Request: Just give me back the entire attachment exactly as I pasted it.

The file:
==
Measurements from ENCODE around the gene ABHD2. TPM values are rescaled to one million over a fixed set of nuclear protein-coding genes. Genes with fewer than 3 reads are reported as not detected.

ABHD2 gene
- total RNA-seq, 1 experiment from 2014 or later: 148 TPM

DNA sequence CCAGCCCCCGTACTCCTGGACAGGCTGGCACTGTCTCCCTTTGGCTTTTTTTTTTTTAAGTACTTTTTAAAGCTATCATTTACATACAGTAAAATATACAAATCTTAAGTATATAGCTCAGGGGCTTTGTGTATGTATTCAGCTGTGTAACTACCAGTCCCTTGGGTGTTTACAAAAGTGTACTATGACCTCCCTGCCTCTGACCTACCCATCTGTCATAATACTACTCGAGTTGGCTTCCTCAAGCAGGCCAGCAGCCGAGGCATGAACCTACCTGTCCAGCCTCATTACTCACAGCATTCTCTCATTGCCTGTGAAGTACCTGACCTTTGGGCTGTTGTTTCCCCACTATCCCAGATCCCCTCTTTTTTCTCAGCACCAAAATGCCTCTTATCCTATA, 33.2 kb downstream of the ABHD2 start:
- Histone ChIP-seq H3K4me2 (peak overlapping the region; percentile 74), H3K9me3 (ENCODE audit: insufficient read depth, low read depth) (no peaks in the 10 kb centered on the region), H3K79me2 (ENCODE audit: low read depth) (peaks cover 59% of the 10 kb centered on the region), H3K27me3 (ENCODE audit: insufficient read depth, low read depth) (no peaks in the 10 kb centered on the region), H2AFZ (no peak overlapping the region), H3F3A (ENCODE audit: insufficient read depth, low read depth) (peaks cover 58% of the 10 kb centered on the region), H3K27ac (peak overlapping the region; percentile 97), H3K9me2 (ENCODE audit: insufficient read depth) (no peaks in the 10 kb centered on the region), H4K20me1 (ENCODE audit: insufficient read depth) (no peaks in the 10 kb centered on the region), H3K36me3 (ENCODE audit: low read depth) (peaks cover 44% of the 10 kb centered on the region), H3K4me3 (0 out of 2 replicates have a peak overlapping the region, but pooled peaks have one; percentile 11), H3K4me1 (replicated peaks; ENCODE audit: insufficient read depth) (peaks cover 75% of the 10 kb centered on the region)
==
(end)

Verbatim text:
Measurements from ENCODE around the gene ABHD2. TPM values are rescaled to one million over a fixed set of nuclear protein-coding genes. Genes with fewer than 3 reads are reported as not detected.

ABHD2 gene
- total RNA-seq, 1 experiment from 2014 or later: 148 TPM

DNA sequence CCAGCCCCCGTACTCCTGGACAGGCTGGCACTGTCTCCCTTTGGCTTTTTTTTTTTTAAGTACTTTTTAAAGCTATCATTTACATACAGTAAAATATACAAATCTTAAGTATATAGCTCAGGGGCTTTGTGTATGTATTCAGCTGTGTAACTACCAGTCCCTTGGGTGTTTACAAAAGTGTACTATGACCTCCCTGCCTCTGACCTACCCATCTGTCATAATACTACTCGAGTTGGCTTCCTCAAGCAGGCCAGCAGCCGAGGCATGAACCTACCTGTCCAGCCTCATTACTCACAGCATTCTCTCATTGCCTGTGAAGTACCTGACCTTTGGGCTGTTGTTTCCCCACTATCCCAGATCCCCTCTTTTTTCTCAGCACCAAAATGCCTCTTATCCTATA, 33.2 kb downstream of the ABHD2 start:
- Histone ChIP-seq H3K4me2 (peak overlapping the region; percentile 74), H3K9me3 (ENCODE audit: insufficient read depth, low read depth) (no peaks in the 10 kb centered on the region), H3K79me2 (ENCODE audit: low read depth) (peaks cover 59% of the 10 kb centered on the region), H3K27me3 (ENCODE audit: insufficient read depth, low read depth) (no peaks in the 10 kb centered on the region), H2AFZ (no peak overlapping the region), H3F3A (ENCODE audit: insufficient read depth, low read depth) (peaks cover 58% of the 10 kb centered on the region), H3K27ac (peak overlapping the region; percentile 97), H3K9me2 (ENCODE audit: insufficient read depth) (no peaks in the 10 kb centered on the region), H4K20me1 (ENCODE audit: insufficient read depth) (no peaks in the 10 kb centered on the region), H3K36me3 (ENCODE audit: low read depth) (peaks cover 44% of the 10 kb centered on the region), H3K4me3 (0 out of 2 replicates have a peak overlapping the region, but pooled peaks have one; percentile 11), H3K4me1 (replicated peaks; ENCODE audit: insufficient read depth) (peaks cover 75% of the 10 kb centered on the region)